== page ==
Do Trends in Men’s Fertility Intentions Help Explain the Post-Recession Decline in the U.S. Fertility Rate?

Caroline Hartnett , University of South Carolina

The Total Fertility Rate in the U.S. has declined in the last decade, from 2.12 to 1.76. We use data from the 2006 to 2017 NSFG to examine two possibilities: whether men expect to have fewer children now than they did in the past (“declining expectations”), or if they expect to make up delayed births later (“postponement”). We find more evidence of declining expectations than postponement: In 2006-08 men expected to have a total of 2.30 births, and in 2015-17, that number had fallen to 2.15. This is due to the fact that current parity declined during this period with no compensating increase in additional births intended. Comparisons with women indicated that men’s total expected parity is consistently lower than women’s (likely due, in part, to men's under-reporting of existing births). However, the slope of the decline in total expected parity has been comparable for men and women.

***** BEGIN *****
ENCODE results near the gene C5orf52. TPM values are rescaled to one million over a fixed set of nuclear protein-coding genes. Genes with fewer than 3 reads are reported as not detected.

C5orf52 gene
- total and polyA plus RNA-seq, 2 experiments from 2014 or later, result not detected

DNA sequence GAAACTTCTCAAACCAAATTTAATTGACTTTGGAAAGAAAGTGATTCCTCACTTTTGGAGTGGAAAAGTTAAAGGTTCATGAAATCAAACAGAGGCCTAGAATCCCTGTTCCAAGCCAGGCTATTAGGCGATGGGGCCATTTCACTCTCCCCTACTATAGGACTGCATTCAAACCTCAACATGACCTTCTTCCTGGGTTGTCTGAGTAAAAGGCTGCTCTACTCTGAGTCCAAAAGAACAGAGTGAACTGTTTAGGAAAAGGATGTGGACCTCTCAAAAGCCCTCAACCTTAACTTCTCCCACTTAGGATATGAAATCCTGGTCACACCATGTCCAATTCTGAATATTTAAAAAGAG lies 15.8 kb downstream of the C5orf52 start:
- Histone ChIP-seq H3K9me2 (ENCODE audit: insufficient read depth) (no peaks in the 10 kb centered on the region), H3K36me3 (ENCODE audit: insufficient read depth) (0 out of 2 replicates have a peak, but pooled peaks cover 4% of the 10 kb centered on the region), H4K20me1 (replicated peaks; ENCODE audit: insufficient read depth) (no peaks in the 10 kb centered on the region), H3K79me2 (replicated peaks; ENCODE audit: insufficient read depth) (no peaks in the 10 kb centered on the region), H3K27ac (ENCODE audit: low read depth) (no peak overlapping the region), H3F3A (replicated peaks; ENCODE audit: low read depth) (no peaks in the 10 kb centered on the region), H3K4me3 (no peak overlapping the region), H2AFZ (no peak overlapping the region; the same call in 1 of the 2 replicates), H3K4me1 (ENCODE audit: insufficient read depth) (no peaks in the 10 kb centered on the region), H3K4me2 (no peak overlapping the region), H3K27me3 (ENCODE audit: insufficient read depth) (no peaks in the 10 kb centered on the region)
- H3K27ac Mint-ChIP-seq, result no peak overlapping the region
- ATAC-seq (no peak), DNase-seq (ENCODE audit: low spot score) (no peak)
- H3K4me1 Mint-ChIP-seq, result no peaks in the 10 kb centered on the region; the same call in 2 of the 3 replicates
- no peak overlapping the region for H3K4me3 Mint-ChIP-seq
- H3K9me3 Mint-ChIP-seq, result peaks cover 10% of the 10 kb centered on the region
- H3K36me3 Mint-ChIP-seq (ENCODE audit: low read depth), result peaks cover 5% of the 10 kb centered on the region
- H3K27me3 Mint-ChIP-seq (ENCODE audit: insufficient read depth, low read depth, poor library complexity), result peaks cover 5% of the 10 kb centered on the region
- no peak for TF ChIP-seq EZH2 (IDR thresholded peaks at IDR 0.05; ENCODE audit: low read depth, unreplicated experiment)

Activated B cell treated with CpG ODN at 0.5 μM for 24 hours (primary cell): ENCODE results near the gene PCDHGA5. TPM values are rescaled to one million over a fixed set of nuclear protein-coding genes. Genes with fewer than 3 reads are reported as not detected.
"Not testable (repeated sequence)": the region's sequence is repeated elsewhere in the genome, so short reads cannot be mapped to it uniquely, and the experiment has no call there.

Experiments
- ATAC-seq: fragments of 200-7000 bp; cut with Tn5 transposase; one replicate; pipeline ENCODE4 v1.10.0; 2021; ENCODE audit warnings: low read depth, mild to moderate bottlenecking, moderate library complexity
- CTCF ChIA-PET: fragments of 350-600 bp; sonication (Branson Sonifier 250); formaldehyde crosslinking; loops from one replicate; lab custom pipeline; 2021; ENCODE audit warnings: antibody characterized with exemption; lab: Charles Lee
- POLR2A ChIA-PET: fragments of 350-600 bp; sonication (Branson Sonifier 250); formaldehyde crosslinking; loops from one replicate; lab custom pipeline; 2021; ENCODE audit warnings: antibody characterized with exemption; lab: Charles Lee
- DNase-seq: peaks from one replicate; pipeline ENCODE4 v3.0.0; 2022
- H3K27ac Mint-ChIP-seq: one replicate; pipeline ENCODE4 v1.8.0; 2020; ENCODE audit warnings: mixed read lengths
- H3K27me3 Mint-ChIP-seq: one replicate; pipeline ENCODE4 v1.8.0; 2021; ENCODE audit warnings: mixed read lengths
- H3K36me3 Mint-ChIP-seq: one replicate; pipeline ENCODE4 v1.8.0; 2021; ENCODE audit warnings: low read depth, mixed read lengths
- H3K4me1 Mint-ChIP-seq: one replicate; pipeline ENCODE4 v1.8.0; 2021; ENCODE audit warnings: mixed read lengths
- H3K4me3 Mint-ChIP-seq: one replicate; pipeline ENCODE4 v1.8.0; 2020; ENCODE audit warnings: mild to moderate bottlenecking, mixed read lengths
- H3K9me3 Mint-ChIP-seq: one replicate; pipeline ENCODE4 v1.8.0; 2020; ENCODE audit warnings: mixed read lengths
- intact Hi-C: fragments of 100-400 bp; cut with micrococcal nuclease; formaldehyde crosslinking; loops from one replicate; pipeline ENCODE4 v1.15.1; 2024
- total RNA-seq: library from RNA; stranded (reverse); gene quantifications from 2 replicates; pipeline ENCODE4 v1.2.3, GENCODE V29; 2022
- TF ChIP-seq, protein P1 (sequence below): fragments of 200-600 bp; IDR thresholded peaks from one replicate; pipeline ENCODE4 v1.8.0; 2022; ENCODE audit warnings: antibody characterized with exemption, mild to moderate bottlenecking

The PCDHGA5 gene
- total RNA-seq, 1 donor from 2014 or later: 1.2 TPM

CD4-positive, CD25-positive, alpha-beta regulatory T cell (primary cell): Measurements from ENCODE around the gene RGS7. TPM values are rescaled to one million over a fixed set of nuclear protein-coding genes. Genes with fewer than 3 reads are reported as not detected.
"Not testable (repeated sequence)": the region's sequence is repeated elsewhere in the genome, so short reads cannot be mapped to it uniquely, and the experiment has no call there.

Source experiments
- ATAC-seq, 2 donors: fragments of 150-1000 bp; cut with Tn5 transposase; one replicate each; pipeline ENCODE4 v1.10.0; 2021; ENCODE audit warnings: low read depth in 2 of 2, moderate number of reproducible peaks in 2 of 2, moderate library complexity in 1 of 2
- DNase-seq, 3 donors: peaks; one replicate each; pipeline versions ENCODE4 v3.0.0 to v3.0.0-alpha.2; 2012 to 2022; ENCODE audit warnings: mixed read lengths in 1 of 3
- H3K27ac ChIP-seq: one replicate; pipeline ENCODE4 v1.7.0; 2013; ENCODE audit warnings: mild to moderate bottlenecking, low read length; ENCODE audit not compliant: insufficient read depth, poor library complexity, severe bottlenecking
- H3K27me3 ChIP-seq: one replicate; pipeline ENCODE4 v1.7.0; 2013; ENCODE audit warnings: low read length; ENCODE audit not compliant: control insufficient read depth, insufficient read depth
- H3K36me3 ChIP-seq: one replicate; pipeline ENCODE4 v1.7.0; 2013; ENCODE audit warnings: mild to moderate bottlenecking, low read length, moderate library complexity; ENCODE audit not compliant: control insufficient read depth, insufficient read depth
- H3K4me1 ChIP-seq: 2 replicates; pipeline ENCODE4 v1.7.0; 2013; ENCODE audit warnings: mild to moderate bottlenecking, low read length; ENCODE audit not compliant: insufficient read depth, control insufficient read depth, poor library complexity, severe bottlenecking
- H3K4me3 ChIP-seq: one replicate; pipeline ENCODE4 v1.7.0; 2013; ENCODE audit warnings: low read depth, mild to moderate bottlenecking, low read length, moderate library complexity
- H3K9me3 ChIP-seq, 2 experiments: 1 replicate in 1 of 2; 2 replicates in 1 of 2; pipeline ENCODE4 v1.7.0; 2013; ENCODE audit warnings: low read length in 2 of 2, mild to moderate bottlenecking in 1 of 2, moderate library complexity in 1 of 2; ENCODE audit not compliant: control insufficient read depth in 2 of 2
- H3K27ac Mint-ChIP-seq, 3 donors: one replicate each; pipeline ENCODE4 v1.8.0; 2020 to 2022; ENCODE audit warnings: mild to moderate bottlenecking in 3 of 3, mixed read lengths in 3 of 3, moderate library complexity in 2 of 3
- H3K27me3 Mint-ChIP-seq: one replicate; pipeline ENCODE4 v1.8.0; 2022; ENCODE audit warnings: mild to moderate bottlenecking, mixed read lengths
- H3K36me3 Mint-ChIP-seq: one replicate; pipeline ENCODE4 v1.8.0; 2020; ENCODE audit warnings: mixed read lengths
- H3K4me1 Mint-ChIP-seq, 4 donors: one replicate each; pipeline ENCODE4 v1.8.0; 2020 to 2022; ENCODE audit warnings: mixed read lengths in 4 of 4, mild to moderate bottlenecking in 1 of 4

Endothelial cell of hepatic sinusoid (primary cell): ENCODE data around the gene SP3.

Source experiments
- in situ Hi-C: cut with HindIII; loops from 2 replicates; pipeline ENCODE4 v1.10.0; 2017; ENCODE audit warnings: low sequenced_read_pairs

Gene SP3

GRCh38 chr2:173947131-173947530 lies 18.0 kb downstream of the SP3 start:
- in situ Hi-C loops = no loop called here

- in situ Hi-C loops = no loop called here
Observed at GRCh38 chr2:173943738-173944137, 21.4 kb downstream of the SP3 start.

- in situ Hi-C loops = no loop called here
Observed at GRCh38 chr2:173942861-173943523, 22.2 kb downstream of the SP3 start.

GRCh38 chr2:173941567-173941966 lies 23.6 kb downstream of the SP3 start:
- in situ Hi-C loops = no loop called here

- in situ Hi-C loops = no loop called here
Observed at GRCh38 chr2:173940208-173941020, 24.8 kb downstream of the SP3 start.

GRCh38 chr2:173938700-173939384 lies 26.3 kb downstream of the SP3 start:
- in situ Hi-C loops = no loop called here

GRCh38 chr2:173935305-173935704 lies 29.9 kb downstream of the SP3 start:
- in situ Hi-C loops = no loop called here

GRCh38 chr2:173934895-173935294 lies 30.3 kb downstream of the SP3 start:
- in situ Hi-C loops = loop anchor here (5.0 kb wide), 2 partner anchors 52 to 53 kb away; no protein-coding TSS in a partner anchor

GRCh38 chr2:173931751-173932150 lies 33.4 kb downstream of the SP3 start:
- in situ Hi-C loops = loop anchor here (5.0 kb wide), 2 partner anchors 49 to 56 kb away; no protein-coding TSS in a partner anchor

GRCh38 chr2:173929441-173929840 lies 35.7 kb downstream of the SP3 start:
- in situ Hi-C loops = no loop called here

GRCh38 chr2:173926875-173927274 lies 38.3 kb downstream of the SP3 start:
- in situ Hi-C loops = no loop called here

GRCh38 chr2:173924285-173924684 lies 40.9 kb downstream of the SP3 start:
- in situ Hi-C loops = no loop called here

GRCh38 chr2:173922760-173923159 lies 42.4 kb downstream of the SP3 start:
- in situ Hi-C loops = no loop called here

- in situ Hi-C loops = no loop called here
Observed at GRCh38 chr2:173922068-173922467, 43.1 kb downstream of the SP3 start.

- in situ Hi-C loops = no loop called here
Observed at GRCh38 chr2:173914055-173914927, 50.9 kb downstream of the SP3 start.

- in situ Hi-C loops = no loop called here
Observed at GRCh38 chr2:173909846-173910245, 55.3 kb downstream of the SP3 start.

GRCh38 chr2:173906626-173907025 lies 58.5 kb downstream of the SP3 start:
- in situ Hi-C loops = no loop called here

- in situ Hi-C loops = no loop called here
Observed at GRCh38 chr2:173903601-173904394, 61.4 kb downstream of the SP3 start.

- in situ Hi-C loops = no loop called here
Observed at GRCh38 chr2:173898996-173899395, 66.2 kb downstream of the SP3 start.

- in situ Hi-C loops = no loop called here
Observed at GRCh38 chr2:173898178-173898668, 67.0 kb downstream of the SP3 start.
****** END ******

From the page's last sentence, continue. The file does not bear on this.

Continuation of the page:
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 Presented in Session 141. Men’s Fertility, Family Planning, and Sexual and Reproductive Health